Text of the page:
The California DUI legislation keeps on coming. Attorneys in San Diego share the locations of DUI checkpoints for this Memorial Day weekend and in the past!

San Diego DUI Lawyers share the language of proposed California AB 1389 entitled:

“Vehicles: sobriety checkpoints:impoundment.”

Existing law authorizes a city or a county to establish a sobriety checkpoint program in highways under its jurisdiction to check for violations of driving-under-the-influence (DUI) offenses and authorizes the board of supervisors of a county to establish, by ordinance, a combined vehicle inspection and sobriety checkpoint program to check for violations of motor vehicle exhaust standards in addition to DUI offenses. Existing law authorizes a peace officer, whenever the peace officer determines, among other things, that a person was driving a vehicle (1) without ever having been issued a driver’s license, to immediately arrest that person and cause the removal and seizure of his or her vehicle for an impoundment period of 30 days, or (2) if the person is currently without a valid driver’s license, to remove the vehicle for a shorter period of time upon issuance of a notice to appear if the registered owner or the registered owner’s agent presents a currently valid driver’s license and proof of current vehicle registration, or upon order of the court.

This bill would authorize the Department of the California Highway Patrol, and a city, county, or city and county, by ordinance or resolution, to establish a sobriety checkpoint program on highways within their respective jurisdictions to identify drivers who are in violation of specified DUI offenses. The bill would require that the program be conducted by the local governmental agency or department with the primary responsibility for traffic law enforcement. The bill would require that the selection of the site of the checkpoint and the procedures for a checkpoint operation be determined by supervisory law enforcement personnel and that the law enforcement agency employ a neutral methodology for determining which vehicles to stop at the checkpoint or that all vehicles that drive through the checkpoint be stopped. The bill would also require a law enforcement agency to ensure that there are proper lighting, warning signs and signals, and clearly identifiable official vehicles, and uniformed personnel to minimize the risk to motorists and their passengers and to only operate a checkpoint when traffic volume allows for the safe operation of the program. The bill would, notwithstanding other provisions of law, require that a peace officer or any other authorized person not cause the impoundment of a vehicle at a sobriety checkpoint, established pursuant to these provisions or any other law, unless at least one of a number of specified conditions applies. The bill would delete the county board of supervisors authority to conduct a combined vehicle inspection and sobriety checkpoint program. The bill would require a law enforcement agency that conducts a sobriety checkpoint program to provide advance notice of the checkpoint checkpoint’s general location to the public within a minimum of 48 hours of the checkpoint operation. This bill would require that each motorist stopped be detained so that the law enforcement officer may briefly question the driver and look for specified signs of intoxication.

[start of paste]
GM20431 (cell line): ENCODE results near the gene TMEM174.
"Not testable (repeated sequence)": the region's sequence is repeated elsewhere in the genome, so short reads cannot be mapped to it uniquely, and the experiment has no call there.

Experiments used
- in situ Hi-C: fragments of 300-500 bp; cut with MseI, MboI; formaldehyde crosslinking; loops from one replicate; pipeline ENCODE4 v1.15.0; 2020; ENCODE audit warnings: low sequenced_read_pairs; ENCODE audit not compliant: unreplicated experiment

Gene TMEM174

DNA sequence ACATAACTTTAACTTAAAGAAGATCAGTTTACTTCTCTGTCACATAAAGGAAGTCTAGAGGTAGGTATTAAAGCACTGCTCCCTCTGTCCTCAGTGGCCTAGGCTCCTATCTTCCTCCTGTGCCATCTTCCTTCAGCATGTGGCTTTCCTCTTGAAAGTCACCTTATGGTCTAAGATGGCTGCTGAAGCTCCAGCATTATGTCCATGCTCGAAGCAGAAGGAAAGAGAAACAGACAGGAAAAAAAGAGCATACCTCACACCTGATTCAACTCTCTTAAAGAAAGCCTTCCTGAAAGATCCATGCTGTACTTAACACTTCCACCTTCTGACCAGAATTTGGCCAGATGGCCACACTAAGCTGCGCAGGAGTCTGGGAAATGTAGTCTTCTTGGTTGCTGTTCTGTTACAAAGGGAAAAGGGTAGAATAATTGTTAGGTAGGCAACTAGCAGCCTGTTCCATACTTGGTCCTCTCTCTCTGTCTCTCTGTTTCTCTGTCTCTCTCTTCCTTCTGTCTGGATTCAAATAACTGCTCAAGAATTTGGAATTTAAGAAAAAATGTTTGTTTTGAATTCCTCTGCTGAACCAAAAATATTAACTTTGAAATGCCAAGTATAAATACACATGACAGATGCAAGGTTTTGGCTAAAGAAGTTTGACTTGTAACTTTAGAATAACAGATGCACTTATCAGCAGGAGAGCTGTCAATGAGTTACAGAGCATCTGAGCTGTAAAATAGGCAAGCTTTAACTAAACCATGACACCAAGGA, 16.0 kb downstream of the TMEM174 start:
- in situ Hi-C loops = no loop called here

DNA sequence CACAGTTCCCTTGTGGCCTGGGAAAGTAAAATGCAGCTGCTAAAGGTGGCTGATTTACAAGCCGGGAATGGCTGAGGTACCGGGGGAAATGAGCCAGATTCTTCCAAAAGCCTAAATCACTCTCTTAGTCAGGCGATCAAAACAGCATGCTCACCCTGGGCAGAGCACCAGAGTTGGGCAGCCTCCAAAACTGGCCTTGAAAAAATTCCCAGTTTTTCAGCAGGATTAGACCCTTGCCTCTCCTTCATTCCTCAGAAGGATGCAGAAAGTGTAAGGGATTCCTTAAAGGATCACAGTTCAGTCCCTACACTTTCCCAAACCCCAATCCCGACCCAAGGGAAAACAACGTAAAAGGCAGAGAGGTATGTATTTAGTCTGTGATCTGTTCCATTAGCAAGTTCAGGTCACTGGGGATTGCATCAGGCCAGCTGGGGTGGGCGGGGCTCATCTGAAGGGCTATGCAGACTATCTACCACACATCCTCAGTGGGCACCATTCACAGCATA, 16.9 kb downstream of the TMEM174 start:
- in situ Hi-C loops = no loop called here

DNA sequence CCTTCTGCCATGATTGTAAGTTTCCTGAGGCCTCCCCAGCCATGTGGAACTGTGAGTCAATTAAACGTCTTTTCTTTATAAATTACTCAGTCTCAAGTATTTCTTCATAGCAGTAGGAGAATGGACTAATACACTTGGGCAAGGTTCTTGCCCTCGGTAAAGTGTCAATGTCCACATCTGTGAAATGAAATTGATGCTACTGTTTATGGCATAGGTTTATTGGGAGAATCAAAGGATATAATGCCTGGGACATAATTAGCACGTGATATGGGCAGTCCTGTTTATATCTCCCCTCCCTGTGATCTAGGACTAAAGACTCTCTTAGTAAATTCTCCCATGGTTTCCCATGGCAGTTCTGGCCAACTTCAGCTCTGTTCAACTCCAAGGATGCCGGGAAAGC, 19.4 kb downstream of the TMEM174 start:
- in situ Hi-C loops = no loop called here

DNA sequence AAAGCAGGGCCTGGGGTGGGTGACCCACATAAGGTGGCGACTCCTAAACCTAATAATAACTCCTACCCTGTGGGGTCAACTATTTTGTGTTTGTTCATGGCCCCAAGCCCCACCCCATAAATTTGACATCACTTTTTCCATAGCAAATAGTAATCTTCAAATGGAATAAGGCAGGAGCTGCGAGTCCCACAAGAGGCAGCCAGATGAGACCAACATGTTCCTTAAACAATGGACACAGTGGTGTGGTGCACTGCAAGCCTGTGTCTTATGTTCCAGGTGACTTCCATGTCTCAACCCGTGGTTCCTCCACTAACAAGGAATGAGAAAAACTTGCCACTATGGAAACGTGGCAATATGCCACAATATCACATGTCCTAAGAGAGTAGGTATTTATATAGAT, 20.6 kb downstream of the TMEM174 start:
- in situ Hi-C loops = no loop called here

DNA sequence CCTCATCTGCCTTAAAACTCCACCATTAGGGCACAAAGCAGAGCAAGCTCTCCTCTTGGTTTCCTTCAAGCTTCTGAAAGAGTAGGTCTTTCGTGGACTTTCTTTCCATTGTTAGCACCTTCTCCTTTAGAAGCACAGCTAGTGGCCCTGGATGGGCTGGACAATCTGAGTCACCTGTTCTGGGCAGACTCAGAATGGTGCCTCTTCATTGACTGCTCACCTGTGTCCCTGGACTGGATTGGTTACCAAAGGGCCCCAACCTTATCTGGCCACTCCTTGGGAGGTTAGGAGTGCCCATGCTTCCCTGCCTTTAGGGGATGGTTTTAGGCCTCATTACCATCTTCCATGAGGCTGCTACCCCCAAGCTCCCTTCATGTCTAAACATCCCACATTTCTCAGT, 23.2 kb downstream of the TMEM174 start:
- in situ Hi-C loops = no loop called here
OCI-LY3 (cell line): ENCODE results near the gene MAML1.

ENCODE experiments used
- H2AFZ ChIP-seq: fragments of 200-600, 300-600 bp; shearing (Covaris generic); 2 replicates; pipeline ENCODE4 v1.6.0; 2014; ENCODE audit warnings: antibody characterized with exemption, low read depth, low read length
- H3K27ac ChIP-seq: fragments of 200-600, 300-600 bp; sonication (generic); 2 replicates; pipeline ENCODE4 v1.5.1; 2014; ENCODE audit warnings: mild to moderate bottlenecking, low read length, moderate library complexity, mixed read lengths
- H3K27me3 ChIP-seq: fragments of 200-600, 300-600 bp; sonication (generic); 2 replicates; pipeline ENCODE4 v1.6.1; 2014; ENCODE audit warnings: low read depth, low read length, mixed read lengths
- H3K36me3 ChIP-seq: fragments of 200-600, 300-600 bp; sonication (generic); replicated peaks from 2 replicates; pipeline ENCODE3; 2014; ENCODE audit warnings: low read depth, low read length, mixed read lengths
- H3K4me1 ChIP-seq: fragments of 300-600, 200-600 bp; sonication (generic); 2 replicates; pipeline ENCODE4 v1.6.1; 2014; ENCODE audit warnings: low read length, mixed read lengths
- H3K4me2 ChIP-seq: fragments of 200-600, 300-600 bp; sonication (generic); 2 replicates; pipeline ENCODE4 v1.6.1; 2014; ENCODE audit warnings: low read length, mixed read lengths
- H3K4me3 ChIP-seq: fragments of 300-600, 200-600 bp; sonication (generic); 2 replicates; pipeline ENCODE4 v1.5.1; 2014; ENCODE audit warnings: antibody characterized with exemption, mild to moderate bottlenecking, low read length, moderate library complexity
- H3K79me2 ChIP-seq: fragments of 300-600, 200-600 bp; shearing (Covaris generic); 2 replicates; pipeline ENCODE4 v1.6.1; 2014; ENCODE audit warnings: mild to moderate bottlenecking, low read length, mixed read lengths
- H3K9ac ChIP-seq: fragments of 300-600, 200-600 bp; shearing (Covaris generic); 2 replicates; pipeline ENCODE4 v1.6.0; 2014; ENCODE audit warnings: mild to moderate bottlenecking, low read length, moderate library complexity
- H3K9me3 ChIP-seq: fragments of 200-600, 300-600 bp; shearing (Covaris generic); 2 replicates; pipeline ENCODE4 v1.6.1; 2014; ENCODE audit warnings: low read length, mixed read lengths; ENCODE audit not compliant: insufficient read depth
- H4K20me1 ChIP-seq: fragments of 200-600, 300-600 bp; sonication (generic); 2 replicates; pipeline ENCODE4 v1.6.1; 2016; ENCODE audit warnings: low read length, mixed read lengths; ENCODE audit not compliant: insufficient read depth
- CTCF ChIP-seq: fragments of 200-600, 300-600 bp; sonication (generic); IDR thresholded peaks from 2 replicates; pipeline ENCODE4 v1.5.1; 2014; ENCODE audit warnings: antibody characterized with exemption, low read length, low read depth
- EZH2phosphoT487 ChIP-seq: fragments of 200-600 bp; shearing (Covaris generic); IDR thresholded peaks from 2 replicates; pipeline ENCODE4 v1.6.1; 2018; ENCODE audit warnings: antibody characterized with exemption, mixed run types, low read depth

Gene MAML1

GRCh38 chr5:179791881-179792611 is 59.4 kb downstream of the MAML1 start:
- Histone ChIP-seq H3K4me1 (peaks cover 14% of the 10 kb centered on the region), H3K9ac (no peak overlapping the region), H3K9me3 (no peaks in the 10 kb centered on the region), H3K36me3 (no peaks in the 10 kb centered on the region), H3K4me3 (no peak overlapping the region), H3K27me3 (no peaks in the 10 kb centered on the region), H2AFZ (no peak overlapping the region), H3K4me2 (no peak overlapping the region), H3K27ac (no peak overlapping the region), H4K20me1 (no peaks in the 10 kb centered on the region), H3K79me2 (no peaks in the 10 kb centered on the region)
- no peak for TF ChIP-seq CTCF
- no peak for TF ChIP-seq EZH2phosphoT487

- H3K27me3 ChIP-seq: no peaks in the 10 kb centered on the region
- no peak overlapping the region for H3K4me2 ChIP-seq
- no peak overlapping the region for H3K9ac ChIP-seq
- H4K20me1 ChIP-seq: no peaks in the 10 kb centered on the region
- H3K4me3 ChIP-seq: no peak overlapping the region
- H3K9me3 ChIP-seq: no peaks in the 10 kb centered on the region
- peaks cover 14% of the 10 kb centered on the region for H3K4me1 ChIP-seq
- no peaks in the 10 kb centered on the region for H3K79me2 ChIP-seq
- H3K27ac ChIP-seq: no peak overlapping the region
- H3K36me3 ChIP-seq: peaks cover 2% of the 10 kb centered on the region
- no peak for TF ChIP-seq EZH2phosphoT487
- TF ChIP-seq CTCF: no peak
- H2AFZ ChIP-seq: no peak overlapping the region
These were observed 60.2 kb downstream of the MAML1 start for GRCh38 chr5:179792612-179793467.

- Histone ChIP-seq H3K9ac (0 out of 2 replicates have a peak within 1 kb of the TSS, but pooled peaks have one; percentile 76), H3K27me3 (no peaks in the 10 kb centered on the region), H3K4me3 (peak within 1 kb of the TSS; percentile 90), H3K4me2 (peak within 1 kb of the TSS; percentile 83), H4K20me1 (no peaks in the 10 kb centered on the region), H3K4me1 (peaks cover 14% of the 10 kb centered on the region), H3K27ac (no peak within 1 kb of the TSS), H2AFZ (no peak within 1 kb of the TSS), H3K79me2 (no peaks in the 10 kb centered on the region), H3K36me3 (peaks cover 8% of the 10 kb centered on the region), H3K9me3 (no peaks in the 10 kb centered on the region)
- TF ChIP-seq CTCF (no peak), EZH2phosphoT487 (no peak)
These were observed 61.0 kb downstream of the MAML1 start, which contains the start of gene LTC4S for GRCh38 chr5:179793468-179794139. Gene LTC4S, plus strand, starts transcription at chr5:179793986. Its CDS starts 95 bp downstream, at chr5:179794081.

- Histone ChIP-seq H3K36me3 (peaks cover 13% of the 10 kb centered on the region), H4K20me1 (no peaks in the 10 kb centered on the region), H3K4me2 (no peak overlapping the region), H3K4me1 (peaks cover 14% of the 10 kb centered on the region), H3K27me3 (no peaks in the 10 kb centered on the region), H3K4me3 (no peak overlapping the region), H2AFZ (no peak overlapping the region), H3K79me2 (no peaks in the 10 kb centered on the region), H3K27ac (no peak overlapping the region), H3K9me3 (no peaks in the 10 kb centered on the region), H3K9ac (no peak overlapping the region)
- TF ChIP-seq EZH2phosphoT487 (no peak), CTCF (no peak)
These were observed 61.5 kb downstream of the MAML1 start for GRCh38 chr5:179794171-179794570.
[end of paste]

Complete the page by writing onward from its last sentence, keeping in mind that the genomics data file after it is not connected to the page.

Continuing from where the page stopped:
Vote: majority. Appropriation: no. Fiscal committee: yes.
State-mandated local program: no.

THE PEOPLE OF THE STATE OF CALIFORNIA DO ENACT AS FOLLOWS:

SECTION 1. Section 2814.1 of the Vehicle Code is amended to read:

2814.1. (a) A board of supervisors of a county may, by ordinance, establish, on highways under its jurisdiction, a vehicle inspection checkpoint program to check for violations of Sections 27153 and 27153.5. The program shall be conducted by the local agency or department with the primary responsibility for traffic law enforcement.
(b) A driver of a motor vehicle shall stop and submit to an inspection conducted under subdivision (a) when signs and displays are posted requiring that stop.
(c) A county that elects to conduct the program described under subdivision (a) may fund that program through fine proceeds deposited with the county under Section 1463.15 of the Penal Code.
SEC. 2. Section 2814.2 is added to the Vehicle Code, to read:
2814.2. (a) The Department of the California Highway Patrol may, and the governing body of a city, county, or city and county may adopt an ordinance or resolution to, establish, on highways, roads, or streets under its jurisdiction, a sobriety checkpoint program to identify drivers who are in violation of Section 23140 or 23152. The program shall be conducted by the local governmental agency or department with the primary responsibility for traffic law enforcement.